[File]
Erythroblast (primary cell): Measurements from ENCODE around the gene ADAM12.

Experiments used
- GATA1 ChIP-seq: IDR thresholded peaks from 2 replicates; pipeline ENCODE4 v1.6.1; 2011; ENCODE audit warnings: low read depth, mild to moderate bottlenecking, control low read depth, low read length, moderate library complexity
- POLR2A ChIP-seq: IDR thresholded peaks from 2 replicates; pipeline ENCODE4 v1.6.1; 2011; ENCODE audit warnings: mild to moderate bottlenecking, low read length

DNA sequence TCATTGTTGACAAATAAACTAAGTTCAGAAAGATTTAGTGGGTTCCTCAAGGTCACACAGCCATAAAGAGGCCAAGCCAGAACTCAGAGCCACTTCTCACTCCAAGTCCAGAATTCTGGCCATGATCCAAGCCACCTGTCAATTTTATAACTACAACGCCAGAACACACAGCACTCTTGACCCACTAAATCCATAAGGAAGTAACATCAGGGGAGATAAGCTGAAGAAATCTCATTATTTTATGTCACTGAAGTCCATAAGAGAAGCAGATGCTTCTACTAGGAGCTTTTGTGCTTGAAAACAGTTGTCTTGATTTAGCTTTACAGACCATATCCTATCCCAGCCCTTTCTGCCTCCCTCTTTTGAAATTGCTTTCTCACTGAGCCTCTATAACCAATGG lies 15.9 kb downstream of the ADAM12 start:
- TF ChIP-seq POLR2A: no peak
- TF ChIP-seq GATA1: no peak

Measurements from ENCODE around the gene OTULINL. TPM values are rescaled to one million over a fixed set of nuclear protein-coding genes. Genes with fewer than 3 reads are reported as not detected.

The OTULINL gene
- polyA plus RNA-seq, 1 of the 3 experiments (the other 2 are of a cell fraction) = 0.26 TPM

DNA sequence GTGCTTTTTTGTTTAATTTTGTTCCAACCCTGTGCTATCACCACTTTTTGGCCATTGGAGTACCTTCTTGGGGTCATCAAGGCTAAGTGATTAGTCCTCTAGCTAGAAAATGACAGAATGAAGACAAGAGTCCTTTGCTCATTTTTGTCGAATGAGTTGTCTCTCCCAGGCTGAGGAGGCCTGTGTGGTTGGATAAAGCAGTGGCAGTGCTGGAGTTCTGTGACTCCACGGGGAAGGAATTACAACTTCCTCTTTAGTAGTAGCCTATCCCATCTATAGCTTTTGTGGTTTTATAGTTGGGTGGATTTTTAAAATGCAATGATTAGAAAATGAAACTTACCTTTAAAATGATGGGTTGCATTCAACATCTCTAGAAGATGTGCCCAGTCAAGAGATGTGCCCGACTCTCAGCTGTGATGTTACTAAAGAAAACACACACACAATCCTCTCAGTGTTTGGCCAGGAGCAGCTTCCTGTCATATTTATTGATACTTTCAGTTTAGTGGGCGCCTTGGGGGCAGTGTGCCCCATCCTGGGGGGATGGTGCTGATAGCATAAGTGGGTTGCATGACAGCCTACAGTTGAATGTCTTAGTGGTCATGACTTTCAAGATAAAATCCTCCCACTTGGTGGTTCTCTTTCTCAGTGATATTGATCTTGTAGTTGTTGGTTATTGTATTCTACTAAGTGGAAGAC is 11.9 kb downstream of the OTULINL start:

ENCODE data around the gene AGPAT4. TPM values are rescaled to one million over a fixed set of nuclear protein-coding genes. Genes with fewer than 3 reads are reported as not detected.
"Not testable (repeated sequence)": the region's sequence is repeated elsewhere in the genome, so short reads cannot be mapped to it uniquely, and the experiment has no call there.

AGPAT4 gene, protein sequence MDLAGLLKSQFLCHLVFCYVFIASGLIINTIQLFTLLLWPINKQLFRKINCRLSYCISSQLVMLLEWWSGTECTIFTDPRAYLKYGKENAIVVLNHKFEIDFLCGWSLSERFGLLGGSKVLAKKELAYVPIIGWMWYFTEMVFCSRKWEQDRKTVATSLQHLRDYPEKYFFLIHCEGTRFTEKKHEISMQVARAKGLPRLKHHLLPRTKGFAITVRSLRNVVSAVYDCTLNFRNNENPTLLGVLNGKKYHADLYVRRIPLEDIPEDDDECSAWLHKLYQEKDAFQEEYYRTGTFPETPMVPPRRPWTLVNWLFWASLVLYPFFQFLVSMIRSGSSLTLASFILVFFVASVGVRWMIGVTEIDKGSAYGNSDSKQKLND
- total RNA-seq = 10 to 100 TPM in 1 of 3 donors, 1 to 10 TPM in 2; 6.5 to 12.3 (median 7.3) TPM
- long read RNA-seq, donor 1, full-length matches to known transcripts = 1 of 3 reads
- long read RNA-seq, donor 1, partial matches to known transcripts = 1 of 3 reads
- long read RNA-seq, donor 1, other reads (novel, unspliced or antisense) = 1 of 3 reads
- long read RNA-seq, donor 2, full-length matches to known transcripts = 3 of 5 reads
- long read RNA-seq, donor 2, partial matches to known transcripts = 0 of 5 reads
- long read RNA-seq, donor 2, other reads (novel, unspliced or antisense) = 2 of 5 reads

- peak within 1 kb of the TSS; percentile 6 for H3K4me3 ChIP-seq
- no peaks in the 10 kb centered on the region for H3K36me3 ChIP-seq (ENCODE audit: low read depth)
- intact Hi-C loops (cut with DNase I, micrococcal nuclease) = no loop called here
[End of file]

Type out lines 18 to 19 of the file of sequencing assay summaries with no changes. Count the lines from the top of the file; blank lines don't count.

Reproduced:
- long read RNA-seq, donor 1, other reads (novel, unspliced or antisense) = 1 of 3 reads
- long read RNA-seq, donor 2, full-length matches to known transcripts = 3 of 5 reads